• Hash rate

    Hashing refers to the process of a computer taking an input of any length and generating an output of a fixed length by running the data through a mathematical algorithm. Hash rate refers to the amount of hashes per second that a computer is capable of processing.

  • Hot/Cold wallet

    A cryptocurrency wallet that is connected to the internet and may be used for immediate transaction of crypto assets is considered a hot wallet. By contrast, a cold wallet employs various controls and security measures, including being offline from the internet, to add more security for the storage of crypto assets.

  • Impermanent Loss

    Impermanent loss refers to the loss in value that a liquidity pool incurs as a result of a change in value between a trading pair of crypto assets: the bigger the trading pair’s change, the greater the loss. If the trading pair reverts to the point where liquidity was originally provided, the loss is nullified and therefore considered impermanent.

  • Initial Coin Offering (ICO)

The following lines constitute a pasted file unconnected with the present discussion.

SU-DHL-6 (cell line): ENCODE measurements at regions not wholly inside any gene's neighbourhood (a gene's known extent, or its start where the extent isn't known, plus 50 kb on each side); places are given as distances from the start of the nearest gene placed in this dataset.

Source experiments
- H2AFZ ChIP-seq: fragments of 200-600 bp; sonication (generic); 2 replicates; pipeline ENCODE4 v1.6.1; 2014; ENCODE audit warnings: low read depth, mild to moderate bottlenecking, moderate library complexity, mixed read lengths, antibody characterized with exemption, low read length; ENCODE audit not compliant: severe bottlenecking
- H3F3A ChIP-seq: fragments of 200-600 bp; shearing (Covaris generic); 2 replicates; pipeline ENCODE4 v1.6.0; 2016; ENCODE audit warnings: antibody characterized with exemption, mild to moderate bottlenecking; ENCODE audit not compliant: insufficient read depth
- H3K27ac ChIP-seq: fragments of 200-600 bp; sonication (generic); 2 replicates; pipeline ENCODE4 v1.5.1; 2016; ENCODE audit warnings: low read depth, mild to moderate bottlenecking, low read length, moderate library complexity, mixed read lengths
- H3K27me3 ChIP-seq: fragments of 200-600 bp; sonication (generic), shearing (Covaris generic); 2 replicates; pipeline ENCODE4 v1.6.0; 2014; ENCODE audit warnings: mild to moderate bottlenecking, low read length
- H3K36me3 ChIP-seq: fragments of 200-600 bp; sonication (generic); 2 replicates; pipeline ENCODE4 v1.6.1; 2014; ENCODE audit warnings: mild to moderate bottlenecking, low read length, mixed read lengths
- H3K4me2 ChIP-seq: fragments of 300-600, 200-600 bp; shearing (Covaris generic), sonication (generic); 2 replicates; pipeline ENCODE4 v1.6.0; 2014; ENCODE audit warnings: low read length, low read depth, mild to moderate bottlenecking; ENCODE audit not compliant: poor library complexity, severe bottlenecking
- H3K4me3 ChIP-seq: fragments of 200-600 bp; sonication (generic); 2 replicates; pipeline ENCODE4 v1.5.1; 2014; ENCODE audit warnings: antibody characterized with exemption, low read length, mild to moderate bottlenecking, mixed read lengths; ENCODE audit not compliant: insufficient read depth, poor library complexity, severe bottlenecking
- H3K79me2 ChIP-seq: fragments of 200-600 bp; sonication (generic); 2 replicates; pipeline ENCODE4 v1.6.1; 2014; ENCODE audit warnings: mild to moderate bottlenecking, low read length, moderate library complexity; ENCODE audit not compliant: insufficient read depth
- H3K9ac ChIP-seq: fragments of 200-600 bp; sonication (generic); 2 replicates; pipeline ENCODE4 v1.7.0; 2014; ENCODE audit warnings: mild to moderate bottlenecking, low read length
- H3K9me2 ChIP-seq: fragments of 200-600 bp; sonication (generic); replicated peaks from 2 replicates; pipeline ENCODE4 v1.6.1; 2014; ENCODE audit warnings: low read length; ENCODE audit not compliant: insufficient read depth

An Initial Coin Offering (ICO) is when a company raises capital investment by selling its own cryptocurrency coins or tokens that relate to its products or services. The coins offered by the company may represent a financial stake in the project or offer some utility in using it.

  • Liquidity Pool

    Pools of crypto tokens that are locked in smart contracts on the blockchain are known as liquidity pools. Governed by the smart contracts, liquidity pools can be used to facilitate lending, trading and other functions. Users that provide tokens to a liquidity pool may earn fees or rewards from subsequent trades and loans that the pool is used to facilitate.

  • Mining

    Mining is the process of verifying cryptocurrency transactions on a proof-of-work blockchain. In order to successfully verify transactions and add them to the blockchain, a miner must complete mathematical problems. Mining is also the means by which new crypto tokens are issued: in return for dedicating computing power to producing new blocks, miners are granted fractions of the relevant cryptocurrency as a reward.

  • Money Market